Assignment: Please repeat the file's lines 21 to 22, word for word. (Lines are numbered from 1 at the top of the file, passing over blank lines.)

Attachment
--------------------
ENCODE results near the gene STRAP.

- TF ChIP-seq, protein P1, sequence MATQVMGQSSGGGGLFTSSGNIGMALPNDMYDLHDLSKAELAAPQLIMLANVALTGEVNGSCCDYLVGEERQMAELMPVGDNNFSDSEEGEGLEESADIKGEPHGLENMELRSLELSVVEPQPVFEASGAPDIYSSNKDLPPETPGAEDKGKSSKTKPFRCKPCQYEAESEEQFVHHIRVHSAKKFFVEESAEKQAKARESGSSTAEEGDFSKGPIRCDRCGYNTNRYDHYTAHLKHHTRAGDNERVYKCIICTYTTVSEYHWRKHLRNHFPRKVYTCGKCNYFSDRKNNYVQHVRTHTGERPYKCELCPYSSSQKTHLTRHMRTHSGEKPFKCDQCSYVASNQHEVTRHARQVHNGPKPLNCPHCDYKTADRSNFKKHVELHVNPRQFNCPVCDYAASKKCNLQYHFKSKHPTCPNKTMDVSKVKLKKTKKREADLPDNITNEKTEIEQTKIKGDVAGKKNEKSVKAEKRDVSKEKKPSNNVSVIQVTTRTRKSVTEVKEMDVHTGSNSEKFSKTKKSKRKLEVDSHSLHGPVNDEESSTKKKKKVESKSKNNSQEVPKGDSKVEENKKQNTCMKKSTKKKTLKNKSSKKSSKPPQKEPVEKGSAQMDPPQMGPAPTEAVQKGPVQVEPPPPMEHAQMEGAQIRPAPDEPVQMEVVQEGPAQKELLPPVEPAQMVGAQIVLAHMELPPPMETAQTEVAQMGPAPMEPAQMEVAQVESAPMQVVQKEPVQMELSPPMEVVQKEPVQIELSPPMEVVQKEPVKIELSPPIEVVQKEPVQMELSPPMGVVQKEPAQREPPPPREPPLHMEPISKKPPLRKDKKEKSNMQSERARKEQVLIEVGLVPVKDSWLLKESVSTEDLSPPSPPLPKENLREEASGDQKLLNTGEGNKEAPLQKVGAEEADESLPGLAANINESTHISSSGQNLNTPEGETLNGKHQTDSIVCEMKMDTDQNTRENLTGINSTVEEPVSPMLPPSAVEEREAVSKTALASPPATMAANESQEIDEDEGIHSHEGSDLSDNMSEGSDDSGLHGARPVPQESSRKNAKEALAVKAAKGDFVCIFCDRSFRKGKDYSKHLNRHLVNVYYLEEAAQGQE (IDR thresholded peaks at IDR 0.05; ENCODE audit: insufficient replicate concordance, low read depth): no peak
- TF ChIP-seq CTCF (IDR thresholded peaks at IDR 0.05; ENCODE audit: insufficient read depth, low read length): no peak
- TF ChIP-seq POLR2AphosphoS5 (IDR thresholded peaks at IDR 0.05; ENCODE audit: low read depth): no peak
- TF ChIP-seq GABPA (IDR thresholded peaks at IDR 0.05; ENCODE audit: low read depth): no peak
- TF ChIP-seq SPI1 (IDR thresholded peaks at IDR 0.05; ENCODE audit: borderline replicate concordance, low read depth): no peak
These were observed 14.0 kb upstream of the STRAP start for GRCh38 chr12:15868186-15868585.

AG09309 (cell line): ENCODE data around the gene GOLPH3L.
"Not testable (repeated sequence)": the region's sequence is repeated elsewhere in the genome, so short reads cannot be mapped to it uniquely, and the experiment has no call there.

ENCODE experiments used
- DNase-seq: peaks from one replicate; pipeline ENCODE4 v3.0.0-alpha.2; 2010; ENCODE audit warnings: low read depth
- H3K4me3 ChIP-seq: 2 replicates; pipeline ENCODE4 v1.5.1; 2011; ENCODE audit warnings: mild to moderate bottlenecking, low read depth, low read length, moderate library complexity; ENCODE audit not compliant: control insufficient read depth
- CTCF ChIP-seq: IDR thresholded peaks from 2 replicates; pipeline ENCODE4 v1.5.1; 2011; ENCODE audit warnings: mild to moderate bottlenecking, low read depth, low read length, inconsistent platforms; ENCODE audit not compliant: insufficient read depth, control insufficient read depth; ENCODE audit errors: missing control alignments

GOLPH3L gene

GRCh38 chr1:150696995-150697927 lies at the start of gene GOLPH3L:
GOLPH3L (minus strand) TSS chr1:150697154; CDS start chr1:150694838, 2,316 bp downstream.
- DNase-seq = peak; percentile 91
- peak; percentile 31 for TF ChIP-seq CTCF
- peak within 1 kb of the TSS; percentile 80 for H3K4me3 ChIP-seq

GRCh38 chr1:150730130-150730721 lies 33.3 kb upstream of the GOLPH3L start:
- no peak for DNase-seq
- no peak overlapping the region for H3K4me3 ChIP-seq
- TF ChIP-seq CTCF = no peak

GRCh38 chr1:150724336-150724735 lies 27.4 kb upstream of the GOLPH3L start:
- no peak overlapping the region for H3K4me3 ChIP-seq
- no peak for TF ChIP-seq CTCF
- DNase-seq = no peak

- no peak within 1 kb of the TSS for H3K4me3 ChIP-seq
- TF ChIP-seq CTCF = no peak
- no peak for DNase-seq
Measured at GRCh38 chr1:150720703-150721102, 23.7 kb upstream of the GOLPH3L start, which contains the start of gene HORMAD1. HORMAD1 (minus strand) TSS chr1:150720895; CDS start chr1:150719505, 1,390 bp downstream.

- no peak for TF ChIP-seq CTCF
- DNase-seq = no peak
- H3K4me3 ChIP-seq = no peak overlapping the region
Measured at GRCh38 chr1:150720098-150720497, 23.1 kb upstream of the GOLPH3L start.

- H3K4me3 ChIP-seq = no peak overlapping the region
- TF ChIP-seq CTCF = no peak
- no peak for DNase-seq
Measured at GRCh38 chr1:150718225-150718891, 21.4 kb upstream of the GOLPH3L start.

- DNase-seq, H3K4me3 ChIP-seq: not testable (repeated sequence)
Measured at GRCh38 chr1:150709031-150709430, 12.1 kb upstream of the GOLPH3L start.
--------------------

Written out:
- no peak for DNase-seq
- no peak overlapping the region for H3K4me3 ChIP-seq